PDT Staff Writer
On the eve of the 100th anniversary of the Great Ohio Flood of 1913, the state’s most devastating weather disaster, Lieutenant Governor and Department of Insurance Director Mary Taylor is reminding Ohioans during National Flood Safety Awareness Week, March 18-22, the importance of evaluating their need for flood insurance and understanding how to secure it.
Taylor said the financial protection against flood damage is not included in a standard homeowners or renters insurance policy. She said coverage has to be purchased separately and that there is a 30-day waiting period before it becomes effective.
Flood insurance rates has been a topic of interest locally since the city of Portsmouth and the village of New Boston have been involved with levee certification through the Federal Emergency Management Agency (FEMA).
FEMA announced the new certification requirement in 2010 to cities and communities across the United States. The agency warned that while this was not a mandate, FEMA would de-accredit any community’s floodwall that has not met the requirements before the deadline of April 2011. Neither entity had completed their work by that date, so a grace period of 18 months was put into play. The the result of de-accreditation would have meant that citizens in those communities would have to have purchase their own flood insurance for much higher rates.
“Ours has already been certified. We’re waiting on Portsmouth,” New Boston Village Administrator Steve Hamilton said. “It hasn’t been certified all the way through. But we are already done with ours, and we’re waiting on Portsmouth. We’ve already fixed our problem.”
Portsmouth Wastewater Director Rick Duncan said the process is ongoing.
“We are still working with our consultants to complete the certification,” Duncan said. “With all of this Long Term Control Plan stuff, I just haven’t had a chance to really follow up on it. But we’ve been in touch with FEMA and they understand that we’re still working on it.”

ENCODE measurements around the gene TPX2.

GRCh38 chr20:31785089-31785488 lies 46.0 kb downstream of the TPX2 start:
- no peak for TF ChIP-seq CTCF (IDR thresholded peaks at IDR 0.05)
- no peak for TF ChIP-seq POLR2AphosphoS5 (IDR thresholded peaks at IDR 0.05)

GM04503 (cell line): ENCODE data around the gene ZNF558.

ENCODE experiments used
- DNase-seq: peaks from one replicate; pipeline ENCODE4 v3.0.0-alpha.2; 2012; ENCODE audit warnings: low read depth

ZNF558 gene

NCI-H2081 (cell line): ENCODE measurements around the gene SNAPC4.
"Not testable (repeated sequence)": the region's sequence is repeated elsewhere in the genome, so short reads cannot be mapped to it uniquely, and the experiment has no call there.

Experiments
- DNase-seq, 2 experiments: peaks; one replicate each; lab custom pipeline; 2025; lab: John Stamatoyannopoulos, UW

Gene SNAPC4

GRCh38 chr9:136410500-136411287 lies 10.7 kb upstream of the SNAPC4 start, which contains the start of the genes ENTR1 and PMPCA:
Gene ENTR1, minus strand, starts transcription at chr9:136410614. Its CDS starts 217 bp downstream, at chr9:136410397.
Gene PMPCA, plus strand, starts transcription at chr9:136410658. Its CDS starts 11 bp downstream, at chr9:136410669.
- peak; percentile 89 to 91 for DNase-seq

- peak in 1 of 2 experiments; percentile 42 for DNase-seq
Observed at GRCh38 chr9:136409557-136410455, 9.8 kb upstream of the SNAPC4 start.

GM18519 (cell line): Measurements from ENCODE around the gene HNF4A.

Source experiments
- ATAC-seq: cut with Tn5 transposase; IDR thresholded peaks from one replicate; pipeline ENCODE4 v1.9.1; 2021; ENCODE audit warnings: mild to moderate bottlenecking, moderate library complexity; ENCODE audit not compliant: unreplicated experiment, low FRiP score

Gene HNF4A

Is there a chance flood insurance rates for Portsmouth and New Boston will be impacted?
“If Portsmouth doesn’t get their stuff done it will,” Hamilton said. “We’re still waiting on them. Our engineer had to get with their engineer and try to work something out. I haven’t heard anything from them. We were supposed to meet last Friday (March 8), with their mayor and their solicitor to go over some more stuff, but they changed the meeting. They said they would call us back. I think Rick Duncan is working to see what’s going on. But we’re done and we’re waiting to see what they’re going to do with their underseepage problem.”
Duncan said a change in FEMA’s status of the levee is not expected.
“Right now we’re still accredited, and that will still be in place unless they would ever deaccredit us, which we don’t expect to happen,” Duncan said. “So really there’s no change right now. The flood maps are still the same. And the insurance is still in the same situation.”
Taylor said it is important for area residents to look into flood insurance before an actual need arises.
“Whether 100 years ago or today, flooding can be devastating on a personal and material level,” Taylor said. “Work with your insurance agent to ensure you have the appropriate financial safeguards in place to protect you and your belongings.”
Frank Lewis may be reached at 740-353-3101, ext. 252, or at firstname.lastname@example.org.